Op-Ed: Your Armenian friends need you


The Ghazanchetsots Cathedral in Shushi, Artsakh, also known as the Holy Savior Cathedral. Photo courtesy of Biana Gaboudian (’21).

Biana Gaboudian, Guest Writer

“In the end, we will remember not the words of our enemies, but the silence of our friends.” Martin Luther King, Jr. 

The silence from my peers and greater community towards a second genocide in Armenia is deafening. Immediately after a moment when everyone was using their social media to bring awareness to the other injustices in our world, I thought it would have continued for my country as well.

This activism is not selective, but it is not too late to educate ourselves and become an effective ally to the Armenian community. 

Currently, there are military attacks by the once Soviet republic and now country Azerbaijan on the Armenian territory of Nagorno Karabakh (Republic of Artsakh). The international community, including the United States and the United Nations, watched silently as the Azerbaijani military forces, backed by Turkey, initiated an unprovoked attack that continues to inflict heavy casualties on both sides. 

The present day conflict, and now official war, has very deep roots. Nagorno-Karabakh (Artsakh) has been the Armenian’s native ancestral lands for thousands of years. There are hundreds of Christian Armenian churches and monasteries in the area dating back to the 4th century — more than 1700 years ago — when Armenia became the first nation accepting Christianity as its official religion in 301 AD. 

In World War I, Turkey started the Armenian Genocide (1915), killing more than 1.5 million Armenians. A fact that Turkey, and the USA, refuse to acknowledge to this day. When the Soviets entered Armenia in 1920, and through negotiations with Turkey, the Soviet leaders Lenin and Stalin passed the 95% Armenian populated province of Artsakh (Nagorno-Karabakh) to Azerbaijan, a Turkey satellite state. 

The only claim Azerbaijan has to Nagorno-Karabakh is that Stalin stole it by redrawing the borders for them, against the desire of the Armenian majority population. When the Soviet Union disintegrated in 1988, the mostly Armenian inhabitants of Nagorno-Karabakh voted for independence from Azerbaijan and for unification with Armenia, sparking a six-year war. 

Azerbaijan population: 10 million. Turkey population: more than 80 million. Armenia population: 3 million. Nagorno Karabakh population: 150,000.

Since the 1994 Russian-brokered ceasefire, Nagorno-Karabakh has been run as an independent state, known as The Republic of Artsakh, with the city of Stepanakert as its capital. It has an Armenian ethnic majority (94%), with strong support from the Republic of Armenia, but does not have international recognition leaving it in legal limbo.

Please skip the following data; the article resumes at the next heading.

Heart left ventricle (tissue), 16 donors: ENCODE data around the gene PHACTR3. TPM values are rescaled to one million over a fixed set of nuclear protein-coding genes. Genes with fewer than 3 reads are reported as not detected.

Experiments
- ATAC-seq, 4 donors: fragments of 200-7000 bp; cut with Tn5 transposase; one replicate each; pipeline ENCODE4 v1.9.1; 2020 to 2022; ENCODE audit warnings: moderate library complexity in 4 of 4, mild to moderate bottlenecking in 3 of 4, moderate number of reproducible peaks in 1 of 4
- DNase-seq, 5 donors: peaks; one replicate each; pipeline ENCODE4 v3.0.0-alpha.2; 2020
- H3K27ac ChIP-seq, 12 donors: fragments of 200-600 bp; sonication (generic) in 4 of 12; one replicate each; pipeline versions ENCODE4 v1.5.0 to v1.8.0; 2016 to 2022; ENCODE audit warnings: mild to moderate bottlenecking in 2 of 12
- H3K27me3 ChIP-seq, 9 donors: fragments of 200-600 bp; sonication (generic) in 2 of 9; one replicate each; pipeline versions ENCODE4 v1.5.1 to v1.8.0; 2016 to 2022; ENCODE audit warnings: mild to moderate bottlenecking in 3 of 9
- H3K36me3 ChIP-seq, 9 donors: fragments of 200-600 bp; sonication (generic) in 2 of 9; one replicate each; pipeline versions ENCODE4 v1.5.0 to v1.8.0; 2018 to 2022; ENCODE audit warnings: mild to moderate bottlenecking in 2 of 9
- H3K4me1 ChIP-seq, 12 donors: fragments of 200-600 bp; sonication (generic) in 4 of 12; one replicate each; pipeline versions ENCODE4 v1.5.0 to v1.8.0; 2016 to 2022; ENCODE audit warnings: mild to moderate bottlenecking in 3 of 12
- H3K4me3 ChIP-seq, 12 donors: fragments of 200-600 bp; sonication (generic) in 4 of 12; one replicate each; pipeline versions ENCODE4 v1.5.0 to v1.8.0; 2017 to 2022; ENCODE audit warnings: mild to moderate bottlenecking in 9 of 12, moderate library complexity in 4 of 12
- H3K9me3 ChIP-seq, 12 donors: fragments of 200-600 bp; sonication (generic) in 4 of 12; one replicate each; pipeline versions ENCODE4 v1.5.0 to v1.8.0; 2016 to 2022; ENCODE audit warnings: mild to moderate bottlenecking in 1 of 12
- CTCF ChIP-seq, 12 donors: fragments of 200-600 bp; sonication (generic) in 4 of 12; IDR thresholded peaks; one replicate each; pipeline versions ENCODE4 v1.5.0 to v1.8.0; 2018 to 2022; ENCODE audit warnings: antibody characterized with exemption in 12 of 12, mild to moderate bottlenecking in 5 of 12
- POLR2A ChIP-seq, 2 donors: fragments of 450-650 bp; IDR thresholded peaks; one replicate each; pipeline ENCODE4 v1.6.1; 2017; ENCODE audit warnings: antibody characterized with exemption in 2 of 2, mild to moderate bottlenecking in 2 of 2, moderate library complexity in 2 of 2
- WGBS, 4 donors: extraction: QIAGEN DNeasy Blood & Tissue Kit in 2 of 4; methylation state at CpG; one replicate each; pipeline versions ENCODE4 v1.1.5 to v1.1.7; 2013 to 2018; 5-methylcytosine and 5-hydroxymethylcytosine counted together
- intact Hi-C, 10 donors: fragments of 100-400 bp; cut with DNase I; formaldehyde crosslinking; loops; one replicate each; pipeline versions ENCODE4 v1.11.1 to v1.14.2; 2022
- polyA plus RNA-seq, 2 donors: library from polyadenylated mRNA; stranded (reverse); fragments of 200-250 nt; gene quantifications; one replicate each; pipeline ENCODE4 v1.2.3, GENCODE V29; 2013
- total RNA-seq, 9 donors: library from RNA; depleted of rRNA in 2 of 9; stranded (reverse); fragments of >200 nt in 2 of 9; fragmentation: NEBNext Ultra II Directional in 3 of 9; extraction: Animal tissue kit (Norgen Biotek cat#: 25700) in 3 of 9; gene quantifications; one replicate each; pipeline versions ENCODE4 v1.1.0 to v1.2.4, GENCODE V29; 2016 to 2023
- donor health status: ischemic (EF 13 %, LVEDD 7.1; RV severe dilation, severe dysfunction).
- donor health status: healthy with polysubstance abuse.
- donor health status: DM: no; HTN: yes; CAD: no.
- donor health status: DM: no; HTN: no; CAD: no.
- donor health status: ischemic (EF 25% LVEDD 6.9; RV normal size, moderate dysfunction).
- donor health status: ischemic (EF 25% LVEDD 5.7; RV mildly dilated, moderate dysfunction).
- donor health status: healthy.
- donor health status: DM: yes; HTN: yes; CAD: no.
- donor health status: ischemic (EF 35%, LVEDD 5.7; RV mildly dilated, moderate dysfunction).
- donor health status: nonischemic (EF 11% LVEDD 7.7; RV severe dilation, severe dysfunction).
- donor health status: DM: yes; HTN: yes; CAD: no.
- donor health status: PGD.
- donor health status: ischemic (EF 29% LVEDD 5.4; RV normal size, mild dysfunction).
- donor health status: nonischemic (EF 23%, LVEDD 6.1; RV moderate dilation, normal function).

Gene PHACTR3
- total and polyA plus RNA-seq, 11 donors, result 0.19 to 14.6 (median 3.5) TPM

The most recent military operations against Nagorno Karabakh, launched on September 27, 2020, is different from all prior conflicts, in that Turkey is openly supporting Azerbaijan and promising to solve the Armenian problem once and for all. 

So, when the media uses phrases like “disputed territory” or “Armenian occupied”, ask yourselves: does it look like that it’s even remotely possible for this land to be home to Muslim-majority Azerbaijan?

To add perspective, Armenia is thousands of years old, with scientific and archeological evidence found on all ancient maps all over the world. Azerbaijan has only existed since 1918, therefore, you will not find it on any old map. Even Coca-Cola (invented in 1886) is older than Azerbaijan. 

In my opinion, the lack of action throughout the world, and the U.S. in particular, is related to the fact that the world is occupied with the global COVID-19 pandemic, and the U.S. is occupied with the upcoming elections. More importantly, the current U.S. silence is congruent with the historic stance of the US government on Armenian issues and its century-old refusal to acknowledge the Armenian Genocide, despite recurring election promises by all recent US Presidents. 

This is largely due to the fact that Armenia does not have any financial, strategic, or military leverage to offer in exchange for any political or international support. This is in sharp contrast to the oil-rich Azerbaijan and its true ally Turkey, who is a member of the North Atlantic Treaty Organization (NATO) and is home to a large U.S. military base that offers strategic proximity to the Middle East and Europe. The US government does not certainly want to upset its NATO ally by acknowledging the Armenian Genocide or supporting Nagorno-Karabakh against the Turkik Azeri aggression. 

After learning about the injustices the Armenian community has faced, and will continue to face, please help us raise awareness and demand that both Turkey and Azerbaijan stop their aggressions towards Nagorno-Karabakh and Armenia.

To take action, visit the Advocacy through the Armenian National Committee of America  (ANCA) website. It takes less than 2 minutes to sign a petition urging the US Congress and President to take actions, sanctioning Azerbaijan and Turkey and cut-off U.S military aid, and to call on the U.S Media to accurately cover these aggressions against Artsakh and Armenia.

If you want to support Armenian democracy, culture and infrastructure, please go to www.ArmeniaFund.org and consider donating. It takes less than 2 minutes, and you give as little as $5.